Los Angeles Times

Myanmar's military sows fear and terror in nighttime raids

Aung Ko Ko trembled with fear as the nighttime curfew wore on. He could hear the soldiers and police outside his window firing gunshots and ransacking his neighbors’ homes in a Muslim enclave in the center of Myanmar’s largest city, Yangon.

The uniformed gunmen skipped his door, but they didn’t miss that of his longtime friend Khin Maung Latt. Security forces smashed their way into the 58-year-old’s home, beat him and dragged him away.

The next morning, authorities told Khin Maung Latt’s famil

Idle businesses, uncollected taxes. How Myanmar is tumbling toward a 'failed state'

The roads were clear of cars, restaurants sat empty behind metal gates, and convenience stores, the nerve center of so many neighborhoods, remained silent and dark.

It was a scene repeated across Myanmar on Wednesday as anti-coup protesters called for a “silent strike” to increase pressure on the military government, which seized power last month and, since, has killed more than 420 civilians, including at least 114 Saturday in a spasm of violence that also left several children dead.

The stri

Myanmar forces reportedly kill over 110 civilians in deadliest day since coup

Fears that Myanmar’s military would launch a brutal crackdown to mark Armed Forces Day were realized Saturday when security forces reportedly killed more than 110 people across the country in the bloodiest massacre since the army seized power in a coup last month.

While soldiers paraded on the empty streets of the isolated capital, Naypyidaw, in front of dignitaries from countries including Russia and Thailand, security forces across the nation gunned down scores of unarmed protesters and passe

Myanmar accelerates toward a civil war of 'unprecedented scale'

The 26-year-old student has never touched a gun, but she is heading into the jungles to enlist with rebels seeking to overthrow the military junta in a nation tumbling toward civil war.

The student, who lives in Yangon, Myanmar’s largest city, will soon embark on a treacherous journey snaking past military checkpoints close to the border with Thailand. Her hope of studying in Europe has been set aside so she can train in guerrilla warfare alongside ethnic insurgents, including her fellow majori

'The last battle for Myanmar': Citizens take up arms in bid to topple junta

Months ago, the banging of pots and pans each night by residents of Myanmar’s largest city symbolized resistance to the military coup that deposed the country’s elected government.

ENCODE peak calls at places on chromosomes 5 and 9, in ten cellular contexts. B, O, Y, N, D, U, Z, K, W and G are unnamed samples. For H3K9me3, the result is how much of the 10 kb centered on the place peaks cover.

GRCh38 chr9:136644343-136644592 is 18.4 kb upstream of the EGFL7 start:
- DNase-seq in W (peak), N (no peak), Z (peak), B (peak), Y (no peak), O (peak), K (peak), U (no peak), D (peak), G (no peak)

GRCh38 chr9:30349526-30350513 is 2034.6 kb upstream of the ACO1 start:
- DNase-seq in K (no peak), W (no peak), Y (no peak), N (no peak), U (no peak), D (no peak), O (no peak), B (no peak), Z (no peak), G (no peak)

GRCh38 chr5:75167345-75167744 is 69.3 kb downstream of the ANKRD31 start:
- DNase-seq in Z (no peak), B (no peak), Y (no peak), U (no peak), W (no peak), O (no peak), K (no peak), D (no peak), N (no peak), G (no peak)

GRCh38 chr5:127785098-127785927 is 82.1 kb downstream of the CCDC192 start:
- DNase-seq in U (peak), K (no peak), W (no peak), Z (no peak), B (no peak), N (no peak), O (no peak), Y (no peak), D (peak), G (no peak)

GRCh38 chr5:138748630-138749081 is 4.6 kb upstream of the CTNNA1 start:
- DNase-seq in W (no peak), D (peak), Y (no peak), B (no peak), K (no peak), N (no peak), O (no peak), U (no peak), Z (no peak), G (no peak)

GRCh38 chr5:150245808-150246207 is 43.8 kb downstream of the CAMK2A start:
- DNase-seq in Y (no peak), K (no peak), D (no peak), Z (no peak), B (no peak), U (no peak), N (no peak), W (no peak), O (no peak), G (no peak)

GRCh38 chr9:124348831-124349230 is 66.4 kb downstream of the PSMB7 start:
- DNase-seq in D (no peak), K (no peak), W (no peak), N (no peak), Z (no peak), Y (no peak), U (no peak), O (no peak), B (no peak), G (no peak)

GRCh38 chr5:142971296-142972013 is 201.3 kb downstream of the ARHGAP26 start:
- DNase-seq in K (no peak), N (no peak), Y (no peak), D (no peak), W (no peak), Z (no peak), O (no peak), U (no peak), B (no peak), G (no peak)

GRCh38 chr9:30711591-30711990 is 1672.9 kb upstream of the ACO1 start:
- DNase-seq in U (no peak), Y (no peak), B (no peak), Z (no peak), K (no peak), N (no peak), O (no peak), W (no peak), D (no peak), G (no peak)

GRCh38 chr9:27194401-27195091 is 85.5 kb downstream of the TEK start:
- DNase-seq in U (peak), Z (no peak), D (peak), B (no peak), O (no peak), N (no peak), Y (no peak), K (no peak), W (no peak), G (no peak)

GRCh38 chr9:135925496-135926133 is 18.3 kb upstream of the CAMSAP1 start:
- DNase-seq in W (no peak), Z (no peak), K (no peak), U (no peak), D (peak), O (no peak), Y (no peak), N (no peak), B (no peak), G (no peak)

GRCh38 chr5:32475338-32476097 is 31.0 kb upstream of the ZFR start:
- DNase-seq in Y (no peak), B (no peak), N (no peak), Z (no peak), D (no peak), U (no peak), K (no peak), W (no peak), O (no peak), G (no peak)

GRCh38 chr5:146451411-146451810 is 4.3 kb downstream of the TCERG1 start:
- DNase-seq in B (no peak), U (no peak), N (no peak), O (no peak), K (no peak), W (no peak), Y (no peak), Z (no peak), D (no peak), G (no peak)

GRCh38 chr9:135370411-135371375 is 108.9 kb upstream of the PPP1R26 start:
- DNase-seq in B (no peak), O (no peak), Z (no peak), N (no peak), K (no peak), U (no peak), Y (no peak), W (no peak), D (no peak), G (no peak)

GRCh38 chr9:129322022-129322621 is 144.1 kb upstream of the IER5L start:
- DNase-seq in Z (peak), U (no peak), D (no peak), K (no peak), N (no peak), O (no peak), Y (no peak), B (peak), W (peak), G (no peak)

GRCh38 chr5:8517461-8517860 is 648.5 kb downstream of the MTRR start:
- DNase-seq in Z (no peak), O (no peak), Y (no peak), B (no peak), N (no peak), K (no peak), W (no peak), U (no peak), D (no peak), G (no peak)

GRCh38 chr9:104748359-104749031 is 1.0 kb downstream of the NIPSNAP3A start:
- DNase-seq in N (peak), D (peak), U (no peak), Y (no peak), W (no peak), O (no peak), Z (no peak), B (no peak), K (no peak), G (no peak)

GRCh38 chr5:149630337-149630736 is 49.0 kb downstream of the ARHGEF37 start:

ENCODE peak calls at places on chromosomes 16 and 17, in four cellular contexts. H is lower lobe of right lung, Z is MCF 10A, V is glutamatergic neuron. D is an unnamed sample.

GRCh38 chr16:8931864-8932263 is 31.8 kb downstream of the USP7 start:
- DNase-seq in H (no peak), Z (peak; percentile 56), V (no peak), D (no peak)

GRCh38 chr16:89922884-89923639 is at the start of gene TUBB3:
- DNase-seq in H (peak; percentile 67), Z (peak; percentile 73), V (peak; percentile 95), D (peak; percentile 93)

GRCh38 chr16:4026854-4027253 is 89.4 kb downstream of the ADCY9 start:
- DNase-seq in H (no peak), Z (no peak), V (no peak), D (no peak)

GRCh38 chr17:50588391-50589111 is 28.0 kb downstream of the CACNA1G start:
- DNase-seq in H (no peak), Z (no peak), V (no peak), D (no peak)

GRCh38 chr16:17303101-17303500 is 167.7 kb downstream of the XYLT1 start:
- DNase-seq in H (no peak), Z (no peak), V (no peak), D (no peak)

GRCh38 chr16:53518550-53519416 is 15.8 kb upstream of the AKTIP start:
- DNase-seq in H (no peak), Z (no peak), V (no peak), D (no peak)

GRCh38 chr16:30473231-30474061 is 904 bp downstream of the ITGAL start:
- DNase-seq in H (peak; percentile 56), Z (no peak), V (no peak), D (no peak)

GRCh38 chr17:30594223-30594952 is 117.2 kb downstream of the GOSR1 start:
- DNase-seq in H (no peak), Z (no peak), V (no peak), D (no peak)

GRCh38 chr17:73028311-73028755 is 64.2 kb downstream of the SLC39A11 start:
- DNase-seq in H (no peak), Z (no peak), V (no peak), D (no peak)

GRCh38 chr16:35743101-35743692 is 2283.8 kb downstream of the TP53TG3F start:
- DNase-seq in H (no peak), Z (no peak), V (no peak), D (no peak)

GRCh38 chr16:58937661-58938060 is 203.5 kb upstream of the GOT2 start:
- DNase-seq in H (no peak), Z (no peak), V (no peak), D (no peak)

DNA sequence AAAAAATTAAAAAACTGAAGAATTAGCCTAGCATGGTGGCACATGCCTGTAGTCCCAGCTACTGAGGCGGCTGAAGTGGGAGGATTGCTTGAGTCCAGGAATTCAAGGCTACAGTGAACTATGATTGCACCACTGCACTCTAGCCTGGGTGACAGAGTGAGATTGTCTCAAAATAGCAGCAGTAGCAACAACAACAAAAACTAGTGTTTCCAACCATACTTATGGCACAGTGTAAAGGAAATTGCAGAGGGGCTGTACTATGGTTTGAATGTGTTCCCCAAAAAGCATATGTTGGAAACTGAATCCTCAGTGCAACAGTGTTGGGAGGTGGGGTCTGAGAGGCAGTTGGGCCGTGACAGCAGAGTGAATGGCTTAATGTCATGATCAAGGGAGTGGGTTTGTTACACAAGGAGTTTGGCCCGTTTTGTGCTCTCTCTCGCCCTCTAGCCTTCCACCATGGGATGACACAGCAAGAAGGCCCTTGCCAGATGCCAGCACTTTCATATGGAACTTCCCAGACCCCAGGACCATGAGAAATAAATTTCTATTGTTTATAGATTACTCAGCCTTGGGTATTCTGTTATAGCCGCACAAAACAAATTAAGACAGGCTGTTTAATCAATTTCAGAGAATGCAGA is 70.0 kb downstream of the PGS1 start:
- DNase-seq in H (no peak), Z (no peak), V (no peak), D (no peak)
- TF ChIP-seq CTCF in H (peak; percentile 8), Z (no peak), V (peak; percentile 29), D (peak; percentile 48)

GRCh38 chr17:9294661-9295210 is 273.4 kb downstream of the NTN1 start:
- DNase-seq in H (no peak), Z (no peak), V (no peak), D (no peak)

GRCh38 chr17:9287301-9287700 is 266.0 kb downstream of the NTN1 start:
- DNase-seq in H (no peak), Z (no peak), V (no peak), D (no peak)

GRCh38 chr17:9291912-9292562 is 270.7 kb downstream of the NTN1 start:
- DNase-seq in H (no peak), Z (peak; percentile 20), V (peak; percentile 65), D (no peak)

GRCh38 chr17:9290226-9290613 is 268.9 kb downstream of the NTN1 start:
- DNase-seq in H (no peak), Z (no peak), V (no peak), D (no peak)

Now, the thud of bomb blasts marks the defiance against the military, known as the Tatmadaw, since its Feb. 1 takeover and brutal crackdown on dissent that activists say has resulted in more than 1,100 civilian deaths.

The explosions ring out in Yangon as urban guerrillas step up their attacks on the security forces

Sidelining of tarnished icon Aung San Suu Kyi leaves Myanmar’s democratic hopes in hands of others

The international condemnations poured in swiftly over Monday’s sentencing of onetime democracy icon Aung San Suu Kyi by a court in military-ruled Myanmar.

But in reality, the 76-year-old Nobel laureate is no longer the prime torchbearer for the country’s democratic aspirations.

Suu Kyi, the civilian leader who was pushed aside in a de facto coup in the Southeast Asian nation this year, was convicted on two charges and given a four-year prison sentence that was quickly reduced to two years of

Myanmar sentences Aung San Suu Kyi; more verdicts expected

A court in Myanmar sentenced civilian leader Aung San Suu Kyi on charges of inciting violence and violating COVID-19 rules, dealing another blow to democracy in a country plunged into chaos by a military coup.

Suu Kyi was initially sentenced to four years in prison Monday, but the military government later reduced the sentence to two years under house arrest, according to state-owned media.

The sentence is expected to be the first of more to come; Suu Kyi is facing 11 charges in total, includi

'My friends are being burned': Atrocities mount under Myanmar's junta

One person appears to have been trying to crawl to safety. Two others are locked in a haunting embrace on the ground. A few of the corpses have their hands tied.

The charred remains of the 11 villagers in northwestern Myanmar tell the grisly story of their final moments. They were rounded up and beaten by soldiers hunting down resistance fighters. Some, if not all, were shot before they were trapped inside a hut next to a betel farm and set alight.

“We saw the smoke, but we thought the soldi

L.A. Times Earns Sigma Delta Chi Awards from the SPJ for Cultural Criticism and Foreign Correspondence

The Los Angeles Times has received two Sigma Delta Chi Awards from the Society of Professional Journalists. The awards, which recognize outstanding work in categories covering print/online, radio, television and more, were presented in a virtual ceremony on June 23.

Columnist Carolina A. Miranda received the award for cultural criticism, a new category this year, while Foreign Correspondent David Pierson, along with contributors Kyaw Hsan Hlaing, Hsiuwen Liu and Aie Balagtas See, were recognize

Myanmar's ethnic insurgents raise the pressure on military junta

The day her 4-year-old grandson was killed, U San Yee had taken him to their local market in rural Myanmar for sticky rice and his favorite fried banana snacks before coming home to play with his toy cars.

“We didn’t know that the Myanmar military would fire artillery shells,” U San Yee said. “That’s why we were just going about and living our normal lives.”

When the first explosions struck Kin Seik, a farming village of about 3,000 people, the two were watching “Tom and Jerry” cartoons.